Ergonomics is organized mismon sense
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Mastering and retaining sldlls; the special needs of the elder driver; possible health hazards from noise and vibration; the 'energy drain' of heavy steering
"BECAUSE of the application of ergonomics to commercial vehicles, younger men will become safe, skilled drivers more quickly than their predecessors," says Dr E. J. Hamley, reader in human biology at Loughborough University of Technology. "They will have a longer expectation of life and their lives will be happier.
"Ergonomics is the study of the human at work, with or without a machine, in an environment. Basically it is organized common sense and like common sense it relates to responses that are subjective as well as to intentions that are objective and takes into account the extent to which forms of control promote skill or condition it.
"Matching the machine to a man individually may depend on the kind of machine to which the man had to match himself in the past and the length of time he was associated with the same type of machine."
Dr Hamley has made a number of studies of the human at work in the environment of a commercial vehicle. And his comments on some aspects of ergonomics are a lead-in to what he describes as the four ages of man.
The conclusions that can be drawn from outlining these ages are of special importance in considering the case of the older, experienced man with a good record and his adaptability to a new and improved environment. This is all-important. The young driver has the prospect of a longer, happier working life but the population is ageing, and a man may be categorized as older and experienced at the age of 40 or less.
if a child, who has just learned to walk, sets himself (or herself) the target of walking across the room without falling, his brain is completely preoccupied with the exercise and every muscle in his body is used in the attempt. The child employs his brain power and muscles wastefully and is tired out after walking a distance that would require a fraction of the total energy actually expended if the available energy had been used economically. He is in the first age of man; he is still learning his most simple skills.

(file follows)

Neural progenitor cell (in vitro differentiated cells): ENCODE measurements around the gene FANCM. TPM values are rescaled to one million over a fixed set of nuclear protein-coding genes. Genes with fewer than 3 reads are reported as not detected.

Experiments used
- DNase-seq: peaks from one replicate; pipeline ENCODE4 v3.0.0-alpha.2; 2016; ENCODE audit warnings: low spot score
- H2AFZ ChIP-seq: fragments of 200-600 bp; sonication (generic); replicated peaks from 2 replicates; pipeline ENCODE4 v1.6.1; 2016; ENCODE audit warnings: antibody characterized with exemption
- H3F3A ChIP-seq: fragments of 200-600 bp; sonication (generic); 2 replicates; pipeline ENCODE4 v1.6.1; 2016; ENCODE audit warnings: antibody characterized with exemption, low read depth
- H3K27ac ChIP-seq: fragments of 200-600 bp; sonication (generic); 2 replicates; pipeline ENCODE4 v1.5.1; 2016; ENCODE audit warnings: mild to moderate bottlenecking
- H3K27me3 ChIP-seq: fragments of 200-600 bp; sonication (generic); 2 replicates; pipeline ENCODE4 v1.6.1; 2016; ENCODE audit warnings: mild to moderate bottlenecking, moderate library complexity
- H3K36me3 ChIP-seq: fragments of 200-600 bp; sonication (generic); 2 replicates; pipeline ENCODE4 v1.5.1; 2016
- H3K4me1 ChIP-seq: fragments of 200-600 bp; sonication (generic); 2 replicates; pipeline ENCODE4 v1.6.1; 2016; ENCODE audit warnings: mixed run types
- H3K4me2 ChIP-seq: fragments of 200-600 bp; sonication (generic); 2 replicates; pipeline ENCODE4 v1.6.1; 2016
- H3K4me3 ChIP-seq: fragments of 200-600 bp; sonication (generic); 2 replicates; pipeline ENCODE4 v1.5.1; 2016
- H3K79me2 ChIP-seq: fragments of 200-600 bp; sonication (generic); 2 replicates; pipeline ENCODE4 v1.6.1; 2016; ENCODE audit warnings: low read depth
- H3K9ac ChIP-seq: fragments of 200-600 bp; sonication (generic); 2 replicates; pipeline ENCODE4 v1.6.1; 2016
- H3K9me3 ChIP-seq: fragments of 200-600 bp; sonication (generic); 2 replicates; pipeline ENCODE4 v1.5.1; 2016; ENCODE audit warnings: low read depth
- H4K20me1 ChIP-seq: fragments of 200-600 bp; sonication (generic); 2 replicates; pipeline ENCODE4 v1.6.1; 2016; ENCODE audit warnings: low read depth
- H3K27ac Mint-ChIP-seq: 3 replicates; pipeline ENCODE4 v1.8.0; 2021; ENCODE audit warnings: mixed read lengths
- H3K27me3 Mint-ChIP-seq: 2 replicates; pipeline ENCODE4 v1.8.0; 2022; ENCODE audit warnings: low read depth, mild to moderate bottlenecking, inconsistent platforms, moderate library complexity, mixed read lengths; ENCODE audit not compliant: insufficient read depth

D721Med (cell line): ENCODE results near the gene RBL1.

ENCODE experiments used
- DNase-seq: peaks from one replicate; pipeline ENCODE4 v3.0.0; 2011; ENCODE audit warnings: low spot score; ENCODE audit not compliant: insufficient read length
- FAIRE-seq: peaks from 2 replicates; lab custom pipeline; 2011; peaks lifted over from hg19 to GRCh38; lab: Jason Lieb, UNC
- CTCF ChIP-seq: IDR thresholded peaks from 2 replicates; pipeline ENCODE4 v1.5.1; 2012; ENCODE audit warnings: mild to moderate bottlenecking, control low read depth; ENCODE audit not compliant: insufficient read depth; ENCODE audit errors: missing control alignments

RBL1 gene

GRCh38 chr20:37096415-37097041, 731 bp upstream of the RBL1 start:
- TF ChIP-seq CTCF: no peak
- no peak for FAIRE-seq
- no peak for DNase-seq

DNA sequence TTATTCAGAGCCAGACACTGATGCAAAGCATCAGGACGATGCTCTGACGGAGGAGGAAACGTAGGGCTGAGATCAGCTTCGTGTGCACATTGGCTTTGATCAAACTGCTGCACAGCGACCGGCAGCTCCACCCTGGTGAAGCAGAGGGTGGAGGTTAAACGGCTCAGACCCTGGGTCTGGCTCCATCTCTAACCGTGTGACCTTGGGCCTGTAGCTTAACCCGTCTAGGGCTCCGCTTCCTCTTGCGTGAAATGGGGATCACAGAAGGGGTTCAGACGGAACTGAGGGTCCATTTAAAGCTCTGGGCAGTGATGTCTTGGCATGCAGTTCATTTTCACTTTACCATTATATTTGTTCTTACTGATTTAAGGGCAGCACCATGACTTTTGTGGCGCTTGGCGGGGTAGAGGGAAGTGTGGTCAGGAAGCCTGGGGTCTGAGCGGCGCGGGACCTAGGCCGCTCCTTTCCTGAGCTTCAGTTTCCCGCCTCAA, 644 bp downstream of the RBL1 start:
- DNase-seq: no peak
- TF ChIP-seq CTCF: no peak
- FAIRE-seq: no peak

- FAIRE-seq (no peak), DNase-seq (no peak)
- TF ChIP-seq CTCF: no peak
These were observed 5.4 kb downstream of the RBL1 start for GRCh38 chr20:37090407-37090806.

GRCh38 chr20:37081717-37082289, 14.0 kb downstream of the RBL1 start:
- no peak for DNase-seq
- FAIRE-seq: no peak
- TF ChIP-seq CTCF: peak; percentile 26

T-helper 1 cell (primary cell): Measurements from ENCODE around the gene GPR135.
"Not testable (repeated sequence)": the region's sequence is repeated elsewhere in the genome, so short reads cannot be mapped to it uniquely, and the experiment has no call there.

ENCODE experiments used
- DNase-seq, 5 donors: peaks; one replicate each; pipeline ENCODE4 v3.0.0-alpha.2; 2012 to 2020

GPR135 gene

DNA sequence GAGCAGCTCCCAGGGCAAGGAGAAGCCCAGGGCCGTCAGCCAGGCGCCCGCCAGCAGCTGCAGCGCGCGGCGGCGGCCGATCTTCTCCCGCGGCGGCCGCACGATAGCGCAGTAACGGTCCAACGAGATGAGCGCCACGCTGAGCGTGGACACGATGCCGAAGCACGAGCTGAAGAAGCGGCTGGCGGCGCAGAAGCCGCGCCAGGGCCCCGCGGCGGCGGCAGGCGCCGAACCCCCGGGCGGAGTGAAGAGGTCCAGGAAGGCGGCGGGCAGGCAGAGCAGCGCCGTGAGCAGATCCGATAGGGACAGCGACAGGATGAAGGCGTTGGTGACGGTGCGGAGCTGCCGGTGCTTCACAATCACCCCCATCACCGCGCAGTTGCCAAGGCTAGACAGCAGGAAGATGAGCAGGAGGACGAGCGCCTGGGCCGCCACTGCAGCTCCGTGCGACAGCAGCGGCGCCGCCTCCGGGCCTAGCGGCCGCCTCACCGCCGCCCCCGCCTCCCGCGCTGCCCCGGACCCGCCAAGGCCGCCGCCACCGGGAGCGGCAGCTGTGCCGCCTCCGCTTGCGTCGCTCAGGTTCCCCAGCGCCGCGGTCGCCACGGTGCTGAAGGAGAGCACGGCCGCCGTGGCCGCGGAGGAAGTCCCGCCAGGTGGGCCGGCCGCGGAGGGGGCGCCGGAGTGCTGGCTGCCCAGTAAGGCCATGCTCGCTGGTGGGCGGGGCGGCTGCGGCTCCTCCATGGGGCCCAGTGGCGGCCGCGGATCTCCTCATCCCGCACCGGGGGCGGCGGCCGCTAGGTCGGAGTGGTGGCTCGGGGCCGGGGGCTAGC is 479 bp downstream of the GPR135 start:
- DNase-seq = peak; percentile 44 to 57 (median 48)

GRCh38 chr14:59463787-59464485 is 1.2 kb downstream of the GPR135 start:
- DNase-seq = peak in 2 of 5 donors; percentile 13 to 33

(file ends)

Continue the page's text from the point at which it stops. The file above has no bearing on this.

When a human has learned to economize
is energy and to matdh effort to the effort ceded to complete a piece of work he has a !serve of energy to cope with non-routine vents and emergencies. In due course he rill achieve "total experience" in that he will ave attained a high degree of skill which ould only be improved marginally by arther experience, But, and this is a big but, e has not lost flexibility in adaptation to ew situations that affect control of the lachine and to a new machine having haracteristics that are different from he one that is familiar to him. At this tage, he is in the second age of man; [e is learning complex skills.
In the third age of man, the human is still mater of his skills but has lost flexibility. kpplying his skills to a different type of nachine takes a longer time than is required oy a man in the second age.
Ireater skill For example, an older driver of a ornmercial vehicle may have developed ;reater skill than a younger man and may wentually be able fully to apply his skill to he handling of a new type of vehicle. But awareness of his deficiency in comparison with the younger man may undermine his confidence and if he has an accident, even a in nor one, early in his handling of the new vehicle he may take a long time to regain his confidence.
Another way of looking at this is that he nust be given sufficient time by his employer to adapt himself to his new machine. When this is not done a top-class driver may be lost to the industry. Understanding advice from the fleet manager and a refresher course could well have given him a new lease of usefulness covering a period of many years.
Energy wasted Dr Hamley emphasizes that a non-flexible driver who is learning new techniques wastes energy like the human in the first age of man and his reserve of energy may be quickly used up. In other words, he feels tired quickly. For this reason an older driver at the wheel of an older vehicle may in practice be a better and safer driver than a younger man handling a newer, more easily controlled, ergonomically conditioned vehicle.
In the fourth age of man, the man's skills are much reduced and his abilities to relearn may now be very limited. This is the man who has long earned his retirement or is beset by severe physical illness.
• Dr Hamley observes that there are "huge differences in the physical and psychological components" of human beings that invalidate an exact comparison of two or more humans based on age, notably with regard to the age that a human moves from category two to category three. Advances in the technology of measuring energy depletion when a driver is, exposed for long periods to a fatigue-producing environment have been slow.
Depletion of physical and mental energy could, for example, be reduced by fitting an automatic or easy-change transmission, the psychological strain of • sorting out the gears to the best advantage for performance and safety being more serious in many cases than the physical strain of frequent manipulation of the gears.
Ease of steering is particularly mentioned by Dr Hamley as a means of reducing the work load on the driver and the rate of energy depletion. He regards servo steering as essential for heavy vehicles and believes that smaller steering wheels would be benificial if used in conjunction with a servo mechanism. Steering, seating and vision should always be considered together.